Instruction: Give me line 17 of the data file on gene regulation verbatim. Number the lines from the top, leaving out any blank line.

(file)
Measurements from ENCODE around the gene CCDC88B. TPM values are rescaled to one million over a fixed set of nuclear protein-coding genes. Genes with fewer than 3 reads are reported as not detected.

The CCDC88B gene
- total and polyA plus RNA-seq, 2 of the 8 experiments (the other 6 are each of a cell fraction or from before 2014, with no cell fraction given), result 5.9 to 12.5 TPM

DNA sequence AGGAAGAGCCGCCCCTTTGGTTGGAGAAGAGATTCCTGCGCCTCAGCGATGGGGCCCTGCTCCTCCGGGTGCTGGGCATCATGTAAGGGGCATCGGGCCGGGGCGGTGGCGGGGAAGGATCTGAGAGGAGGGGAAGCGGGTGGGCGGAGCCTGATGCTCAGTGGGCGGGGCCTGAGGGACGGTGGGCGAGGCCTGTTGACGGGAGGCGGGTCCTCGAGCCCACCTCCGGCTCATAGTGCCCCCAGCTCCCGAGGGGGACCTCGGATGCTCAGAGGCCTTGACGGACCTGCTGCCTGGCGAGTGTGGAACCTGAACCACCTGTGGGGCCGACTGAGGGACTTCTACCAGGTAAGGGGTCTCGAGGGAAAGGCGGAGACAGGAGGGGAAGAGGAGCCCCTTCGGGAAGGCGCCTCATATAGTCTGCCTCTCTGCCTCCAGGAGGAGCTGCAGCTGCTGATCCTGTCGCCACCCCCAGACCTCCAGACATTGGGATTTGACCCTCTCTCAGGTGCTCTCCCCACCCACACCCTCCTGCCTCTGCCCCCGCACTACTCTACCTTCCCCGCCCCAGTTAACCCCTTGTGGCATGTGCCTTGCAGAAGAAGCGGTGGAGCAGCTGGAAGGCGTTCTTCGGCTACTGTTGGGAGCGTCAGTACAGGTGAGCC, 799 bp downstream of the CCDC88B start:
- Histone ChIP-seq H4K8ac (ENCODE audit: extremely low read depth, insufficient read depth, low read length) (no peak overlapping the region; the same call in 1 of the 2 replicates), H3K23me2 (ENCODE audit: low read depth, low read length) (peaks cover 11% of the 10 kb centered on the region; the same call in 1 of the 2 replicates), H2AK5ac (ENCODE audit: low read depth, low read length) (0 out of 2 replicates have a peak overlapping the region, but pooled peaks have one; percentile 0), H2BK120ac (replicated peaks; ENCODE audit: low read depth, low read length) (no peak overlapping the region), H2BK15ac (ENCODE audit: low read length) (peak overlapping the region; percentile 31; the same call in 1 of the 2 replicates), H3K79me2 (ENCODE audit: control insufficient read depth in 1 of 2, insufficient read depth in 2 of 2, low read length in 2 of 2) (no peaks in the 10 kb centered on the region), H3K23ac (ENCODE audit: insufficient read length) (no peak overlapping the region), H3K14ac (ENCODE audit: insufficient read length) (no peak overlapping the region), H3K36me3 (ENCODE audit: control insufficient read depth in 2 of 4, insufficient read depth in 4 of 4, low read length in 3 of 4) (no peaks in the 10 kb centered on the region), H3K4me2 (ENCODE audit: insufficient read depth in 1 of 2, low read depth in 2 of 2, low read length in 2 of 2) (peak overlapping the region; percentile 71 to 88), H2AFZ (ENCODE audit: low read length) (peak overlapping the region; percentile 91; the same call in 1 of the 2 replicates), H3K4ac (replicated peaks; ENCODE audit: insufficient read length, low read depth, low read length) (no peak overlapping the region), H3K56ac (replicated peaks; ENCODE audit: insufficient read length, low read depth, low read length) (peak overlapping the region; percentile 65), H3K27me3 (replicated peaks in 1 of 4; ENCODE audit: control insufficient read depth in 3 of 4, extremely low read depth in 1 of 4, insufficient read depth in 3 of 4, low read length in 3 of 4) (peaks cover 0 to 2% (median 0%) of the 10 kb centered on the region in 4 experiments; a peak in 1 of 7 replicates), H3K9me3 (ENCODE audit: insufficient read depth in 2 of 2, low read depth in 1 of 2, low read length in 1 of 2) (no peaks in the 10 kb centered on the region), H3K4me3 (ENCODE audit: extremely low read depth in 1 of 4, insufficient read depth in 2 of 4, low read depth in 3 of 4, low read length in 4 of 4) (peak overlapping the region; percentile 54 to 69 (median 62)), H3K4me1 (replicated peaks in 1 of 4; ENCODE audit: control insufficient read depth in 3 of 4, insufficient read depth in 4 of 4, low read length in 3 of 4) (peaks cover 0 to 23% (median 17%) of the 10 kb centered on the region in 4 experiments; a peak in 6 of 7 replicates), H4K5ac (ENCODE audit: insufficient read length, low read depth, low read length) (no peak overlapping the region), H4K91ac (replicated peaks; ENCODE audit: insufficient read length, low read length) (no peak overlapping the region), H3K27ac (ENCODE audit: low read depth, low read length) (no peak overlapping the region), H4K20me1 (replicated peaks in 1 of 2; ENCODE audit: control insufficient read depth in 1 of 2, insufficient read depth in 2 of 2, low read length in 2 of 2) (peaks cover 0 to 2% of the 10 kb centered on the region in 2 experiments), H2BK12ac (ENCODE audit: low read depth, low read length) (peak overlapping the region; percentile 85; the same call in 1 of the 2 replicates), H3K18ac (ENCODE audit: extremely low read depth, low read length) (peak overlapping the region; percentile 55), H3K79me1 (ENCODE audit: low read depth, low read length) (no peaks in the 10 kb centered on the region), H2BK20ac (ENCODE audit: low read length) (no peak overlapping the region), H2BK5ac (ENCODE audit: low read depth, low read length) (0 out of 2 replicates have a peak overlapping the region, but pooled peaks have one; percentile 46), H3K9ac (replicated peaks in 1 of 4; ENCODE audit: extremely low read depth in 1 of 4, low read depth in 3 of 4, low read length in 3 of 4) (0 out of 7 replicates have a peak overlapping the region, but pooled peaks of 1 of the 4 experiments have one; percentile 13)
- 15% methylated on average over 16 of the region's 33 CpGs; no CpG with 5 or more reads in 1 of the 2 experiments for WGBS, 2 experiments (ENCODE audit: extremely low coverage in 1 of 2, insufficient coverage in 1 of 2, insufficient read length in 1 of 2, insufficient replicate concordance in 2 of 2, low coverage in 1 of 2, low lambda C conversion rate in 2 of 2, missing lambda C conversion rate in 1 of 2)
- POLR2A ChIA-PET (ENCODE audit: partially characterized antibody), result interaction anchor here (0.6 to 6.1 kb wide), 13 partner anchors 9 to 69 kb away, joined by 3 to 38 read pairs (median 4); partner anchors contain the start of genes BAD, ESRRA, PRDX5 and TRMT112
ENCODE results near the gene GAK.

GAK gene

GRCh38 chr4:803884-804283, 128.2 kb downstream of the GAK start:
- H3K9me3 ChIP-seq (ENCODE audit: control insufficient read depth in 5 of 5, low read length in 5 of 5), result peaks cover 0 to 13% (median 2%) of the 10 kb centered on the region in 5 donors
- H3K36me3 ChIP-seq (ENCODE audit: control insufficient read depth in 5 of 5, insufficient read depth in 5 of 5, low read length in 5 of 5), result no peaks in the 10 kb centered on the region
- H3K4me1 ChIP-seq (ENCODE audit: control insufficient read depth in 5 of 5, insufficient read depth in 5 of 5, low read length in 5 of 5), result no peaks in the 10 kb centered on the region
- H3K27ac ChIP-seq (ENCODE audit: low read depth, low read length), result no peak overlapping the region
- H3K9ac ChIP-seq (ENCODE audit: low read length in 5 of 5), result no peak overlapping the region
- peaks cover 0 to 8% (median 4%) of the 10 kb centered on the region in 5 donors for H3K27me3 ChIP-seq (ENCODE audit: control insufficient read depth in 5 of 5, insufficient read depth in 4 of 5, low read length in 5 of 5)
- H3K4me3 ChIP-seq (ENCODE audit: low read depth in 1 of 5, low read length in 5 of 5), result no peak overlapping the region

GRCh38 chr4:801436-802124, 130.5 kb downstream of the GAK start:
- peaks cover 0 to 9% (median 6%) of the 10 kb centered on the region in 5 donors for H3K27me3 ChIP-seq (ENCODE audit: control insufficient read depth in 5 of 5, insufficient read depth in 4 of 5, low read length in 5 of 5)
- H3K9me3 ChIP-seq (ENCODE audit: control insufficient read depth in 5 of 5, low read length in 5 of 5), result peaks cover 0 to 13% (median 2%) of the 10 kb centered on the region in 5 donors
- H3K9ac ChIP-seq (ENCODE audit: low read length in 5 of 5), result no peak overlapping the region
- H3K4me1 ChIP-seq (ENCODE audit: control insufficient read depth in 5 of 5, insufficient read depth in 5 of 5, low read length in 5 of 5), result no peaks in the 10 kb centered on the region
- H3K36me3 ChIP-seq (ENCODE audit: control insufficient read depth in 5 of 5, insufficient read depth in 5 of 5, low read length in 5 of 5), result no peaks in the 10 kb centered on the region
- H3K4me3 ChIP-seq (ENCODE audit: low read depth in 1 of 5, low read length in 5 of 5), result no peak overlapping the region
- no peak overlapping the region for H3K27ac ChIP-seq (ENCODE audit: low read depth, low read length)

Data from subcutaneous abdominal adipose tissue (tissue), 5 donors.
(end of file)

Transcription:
- H3K4me3 ChIP-seq (ENCODE audit: low read depth in 1 of 5, low read length in 5 of 5), result no peak overlapping the region